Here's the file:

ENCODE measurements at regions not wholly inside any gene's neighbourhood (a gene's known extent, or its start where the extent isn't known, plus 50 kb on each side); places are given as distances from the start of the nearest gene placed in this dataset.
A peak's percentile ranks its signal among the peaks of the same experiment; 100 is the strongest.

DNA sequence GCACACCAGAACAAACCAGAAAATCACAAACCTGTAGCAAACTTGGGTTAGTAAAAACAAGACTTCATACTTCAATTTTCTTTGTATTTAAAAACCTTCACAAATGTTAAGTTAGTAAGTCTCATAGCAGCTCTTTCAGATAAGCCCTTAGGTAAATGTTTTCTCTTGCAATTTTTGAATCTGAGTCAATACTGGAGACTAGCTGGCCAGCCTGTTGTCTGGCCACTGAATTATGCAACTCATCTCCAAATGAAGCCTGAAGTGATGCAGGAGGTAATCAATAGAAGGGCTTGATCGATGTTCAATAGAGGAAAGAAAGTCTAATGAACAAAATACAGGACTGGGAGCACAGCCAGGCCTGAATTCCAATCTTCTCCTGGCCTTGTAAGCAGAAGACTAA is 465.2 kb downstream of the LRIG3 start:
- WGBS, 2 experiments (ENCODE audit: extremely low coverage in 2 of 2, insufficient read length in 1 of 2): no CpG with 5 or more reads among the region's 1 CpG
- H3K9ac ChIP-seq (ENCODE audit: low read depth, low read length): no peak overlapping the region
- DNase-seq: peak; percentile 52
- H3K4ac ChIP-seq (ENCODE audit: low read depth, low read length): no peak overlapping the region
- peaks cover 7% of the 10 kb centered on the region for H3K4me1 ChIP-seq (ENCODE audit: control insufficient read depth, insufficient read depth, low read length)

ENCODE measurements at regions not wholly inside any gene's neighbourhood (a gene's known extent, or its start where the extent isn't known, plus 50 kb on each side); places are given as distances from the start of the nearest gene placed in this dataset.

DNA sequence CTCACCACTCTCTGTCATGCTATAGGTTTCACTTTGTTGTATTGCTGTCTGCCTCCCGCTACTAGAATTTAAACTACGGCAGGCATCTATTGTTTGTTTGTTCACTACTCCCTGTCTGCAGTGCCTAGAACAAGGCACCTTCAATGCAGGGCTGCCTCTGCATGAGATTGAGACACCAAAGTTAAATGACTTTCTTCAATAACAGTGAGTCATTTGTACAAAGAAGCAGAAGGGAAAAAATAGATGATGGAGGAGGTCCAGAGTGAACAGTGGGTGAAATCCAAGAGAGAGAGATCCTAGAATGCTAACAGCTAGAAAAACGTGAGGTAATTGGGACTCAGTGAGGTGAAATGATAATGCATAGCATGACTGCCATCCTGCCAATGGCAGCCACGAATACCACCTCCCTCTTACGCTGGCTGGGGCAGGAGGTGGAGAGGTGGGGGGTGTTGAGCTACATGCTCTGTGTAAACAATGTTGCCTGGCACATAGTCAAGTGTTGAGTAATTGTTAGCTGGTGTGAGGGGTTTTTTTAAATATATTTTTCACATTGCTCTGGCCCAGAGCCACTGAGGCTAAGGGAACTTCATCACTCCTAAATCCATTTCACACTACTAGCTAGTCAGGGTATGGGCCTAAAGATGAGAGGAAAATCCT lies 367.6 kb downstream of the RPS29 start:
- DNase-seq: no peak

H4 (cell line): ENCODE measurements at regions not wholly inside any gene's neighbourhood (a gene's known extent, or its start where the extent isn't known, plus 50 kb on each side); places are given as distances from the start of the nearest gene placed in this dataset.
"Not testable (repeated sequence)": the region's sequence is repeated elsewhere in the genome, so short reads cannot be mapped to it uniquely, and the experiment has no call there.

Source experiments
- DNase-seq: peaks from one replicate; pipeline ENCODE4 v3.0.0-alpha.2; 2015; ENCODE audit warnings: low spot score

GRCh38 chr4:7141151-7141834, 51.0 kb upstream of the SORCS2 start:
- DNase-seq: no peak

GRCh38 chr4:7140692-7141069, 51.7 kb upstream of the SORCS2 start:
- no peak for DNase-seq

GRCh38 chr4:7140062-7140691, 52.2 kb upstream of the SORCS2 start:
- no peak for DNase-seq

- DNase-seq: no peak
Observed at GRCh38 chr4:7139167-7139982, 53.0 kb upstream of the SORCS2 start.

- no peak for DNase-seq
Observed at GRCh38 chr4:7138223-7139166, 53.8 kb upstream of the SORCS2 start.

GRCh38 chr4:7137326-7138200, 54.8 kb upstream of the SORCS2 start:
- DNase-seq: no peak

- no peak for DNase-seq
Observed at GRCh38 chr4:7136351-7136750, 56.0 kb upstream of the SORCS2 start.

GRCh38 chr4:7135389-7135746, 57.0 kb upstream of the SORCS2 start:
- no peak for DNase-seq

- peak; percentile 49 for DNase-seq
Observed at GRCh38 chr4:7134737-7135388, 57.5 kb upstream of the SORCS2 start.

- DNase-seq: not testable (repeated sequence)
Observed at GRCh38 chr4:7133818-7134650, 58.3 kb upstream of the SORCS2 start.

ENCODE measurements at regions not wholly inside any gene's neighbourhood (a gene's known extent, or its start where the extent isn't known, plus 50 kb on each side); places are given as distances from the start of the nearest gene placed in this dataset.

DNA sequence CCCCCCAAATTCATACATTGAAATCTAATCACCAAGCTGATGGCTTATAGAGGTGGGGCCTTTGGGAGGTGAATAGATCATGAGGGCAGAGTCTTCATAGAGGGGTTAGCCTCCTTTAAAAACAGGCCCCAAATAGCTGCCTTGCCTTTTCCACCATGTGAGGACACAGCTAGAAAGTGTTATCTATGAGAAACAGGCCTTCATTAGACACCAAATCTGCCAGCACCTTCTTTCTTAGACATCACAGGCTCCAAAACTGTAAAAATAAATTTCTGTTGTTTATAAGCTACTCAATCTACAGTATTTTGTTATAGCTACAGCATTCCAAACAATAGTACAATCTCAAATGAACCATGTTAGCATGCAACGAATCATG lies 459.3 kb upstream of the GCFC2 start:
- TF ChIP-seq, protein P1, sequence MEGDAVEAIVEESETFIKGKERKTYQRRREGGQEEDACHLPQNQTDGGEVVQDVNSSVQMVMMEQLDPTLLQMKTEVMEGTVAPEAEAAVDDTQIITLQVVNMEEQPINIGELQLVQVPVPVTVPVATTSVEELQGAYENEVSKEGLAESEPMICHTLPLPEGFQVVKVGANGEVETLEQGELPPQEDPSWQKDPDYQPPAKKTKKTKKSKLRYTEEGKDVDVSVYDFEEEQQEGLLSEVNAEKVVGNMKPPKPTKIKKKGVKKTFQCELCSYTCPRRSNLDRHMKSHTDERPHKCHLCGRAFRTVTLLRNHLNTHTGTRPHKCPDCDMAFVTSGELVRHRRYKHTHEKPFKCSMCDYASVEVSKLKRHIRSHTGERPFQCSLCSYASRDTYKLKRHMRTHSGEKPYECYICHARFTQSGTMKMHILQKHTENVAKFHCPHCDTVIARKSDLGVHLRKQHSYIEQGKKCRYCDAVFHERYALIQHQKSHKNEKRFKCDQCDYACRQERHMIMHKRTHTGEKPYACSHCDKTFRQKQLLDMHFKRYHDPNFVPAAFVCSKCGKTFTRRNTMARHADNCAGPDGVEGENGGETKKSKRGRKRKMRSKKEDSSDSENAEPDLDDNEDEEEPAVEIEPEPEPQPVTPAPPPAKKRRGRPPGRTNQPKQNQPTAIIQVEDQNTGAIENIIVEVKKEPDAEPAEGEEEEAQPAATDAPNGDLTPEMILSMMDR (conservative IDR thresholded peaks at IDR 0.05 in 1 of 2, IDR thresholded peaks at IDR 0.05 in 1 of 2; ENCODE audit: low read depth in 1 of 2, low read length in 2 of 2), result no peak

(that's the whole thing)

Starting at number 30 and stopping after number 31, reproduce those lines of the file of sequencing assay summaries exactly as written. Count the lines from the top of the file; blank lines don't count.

GRCh38 chr4:7135389-7135746, 57.0 kb upstream of the SORCS2 start:
- no peak for DNase-seq